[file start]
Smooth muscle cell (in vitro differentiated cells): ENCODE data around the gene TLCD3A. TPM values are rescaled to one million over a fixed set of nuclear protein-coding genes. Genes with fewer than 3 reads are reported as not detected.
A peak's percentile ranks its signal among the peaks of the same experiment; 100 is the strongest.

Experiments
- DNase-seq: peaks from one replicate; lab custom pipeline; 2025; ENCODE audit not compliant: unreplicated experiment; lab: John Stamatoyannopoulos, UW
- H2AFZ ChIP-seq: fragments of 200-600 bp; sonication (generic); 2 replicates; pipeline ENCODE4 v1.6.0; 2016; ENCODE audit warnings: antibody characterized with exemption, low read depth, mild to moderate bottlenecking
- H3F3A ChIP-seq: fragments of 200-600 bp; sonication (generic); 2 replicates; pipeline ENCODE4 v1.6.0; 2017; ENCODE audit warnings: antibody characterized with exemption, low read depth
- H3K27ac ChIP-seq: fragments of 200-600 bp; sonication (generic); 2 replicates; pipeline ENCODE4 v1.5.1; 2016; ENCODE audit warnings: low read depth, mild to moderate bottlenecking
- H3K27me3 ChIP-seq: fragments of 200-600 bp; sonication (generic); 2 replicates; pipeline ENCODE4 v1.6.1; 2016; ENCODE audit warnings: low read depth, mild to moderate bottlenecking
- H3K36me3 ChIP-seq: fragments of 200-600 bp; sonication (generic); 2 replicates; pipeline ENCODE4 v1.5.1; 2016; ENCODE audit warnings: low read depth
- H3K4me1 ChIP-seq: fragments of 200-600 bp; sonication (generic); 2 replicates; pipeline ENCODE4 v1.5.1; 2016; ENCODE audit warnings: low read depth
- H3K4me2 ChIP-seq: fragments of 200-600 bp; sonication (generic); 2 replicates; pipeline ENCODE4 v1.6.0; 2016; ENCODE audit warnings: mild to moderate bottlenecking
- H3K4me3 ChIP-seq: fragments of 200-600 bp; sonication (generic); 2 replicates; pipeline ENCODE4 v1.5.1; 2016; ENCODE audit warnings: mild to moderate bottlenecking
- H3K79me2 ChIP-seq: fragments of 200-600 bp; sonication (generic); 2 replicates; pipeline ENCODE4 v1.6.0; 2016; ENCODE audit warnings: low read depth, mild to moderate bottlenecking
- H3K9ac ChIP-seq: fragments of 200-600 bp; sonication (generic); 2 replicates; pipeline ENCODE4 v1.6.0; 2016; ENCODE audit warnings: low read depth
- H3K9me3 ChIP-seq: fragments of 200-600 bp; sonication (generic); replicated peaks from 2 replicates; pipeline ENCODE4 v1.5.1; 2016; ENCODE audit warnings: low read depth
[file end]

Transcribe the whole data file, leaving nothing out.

Smooth muscle cell (in vitro differentiated cells): ENCODE data around the gene TLCD3A. TPM values are rescaled to one million over a fixed set of nuclear protein-coding genes. Genes with fewer than 3 reads are reported as not detected.
A peak's percentile ranks its signal among the peaks of the same experiment; 100 is the strongest.

Experiments
- DNase-seq: peaks from one replicate; lab custom pipeline; 2025; ENCODE audit not compliant: unreplicated experiment; lab: John Stamatoyannopoulos, UW
- H2AFZ ChIP-seq: fragments of 200-600 bp; sonication (generic); 2 replicates; pipeline ENCODE4 v1.6.0; 2016; ENCODE audit warnings: antibody characterized with exemption, low read depth, mild to moderate bottlenecking
- H3F3A ChIP-seq: fragments of 200-600 bp; sonication (generic); 2 replicates; pipeline ENCODE4 v1.6.0; 2017; ENCODE audit warnings: antibody characterized with exemption, low read depth
- H3K27ac ChIP-seq: fragments of 200-600 bp; sonication (generic); 2 replicates; pipeline ENCODE4 v1.5.1; 2016; ENCODE audit warnings: low read depth, mild to moderate bottlenecking
- H3K27me3 ChIP-seq: fragments of 200-600 bp; sonication (generic); 2 replicates; pipeline ENCODE4 v1.6.1; 2016; ENCODE audit warnings: low read depth, mild to moderate bottlenecking
- H3K36me3 ChIP-seq: fragments of 200-600 bp; sonication (generic); 2 replicates; pipeline ENCODE4 v1.5.1; 2016; ENCODE audit warnings: low read depth
- H3K4me1 ChIP-seq: fragments of 200-600 bp; sonication (generic); 2 replicates; pipeline ENCODE4 v1.5.1; 2016; ENCODE audit warnings: low read depth
- H3K4me2 ChIP-seq: fragments of 200-600 bp; sonication (generic); 2 replicates; pipeline ENCODE4 v1.6.0; 2016; ENCODE audit warnings: mild to moderate bottlenecking
- H3K4me3 ChIP-seq: fragments of 200-600 bp; sonication (generic); 2 replicates; pipeline ENCODE4 v1.5.1; 2016; ENCODE audit warnings: mild to moderate bottlenecking
- H3K79me2 ChIP-seq: fragments of 200-600 bp; sonication (generic); 2 replicates; pipeline ENCODE4 v1.6.0; 2016; ENCODE audit warnings: low read depth, mild to moderate bottlenecking
- H3K9ac ChIP-seq: fragments of 200-600 bp; sonication (generic); 2 replicates; pipeline ENCODE4 v1.6.0; 2016; ENCODE audit warnings: low read depth
- H3K9me3 ChIP-seq: fragments of 200-600 bp; sonication (generic); replicated peaks from 2 replicates; pipeline ENCODE4 v1.5.1; 2016; ENCODE audit warnings: low read depth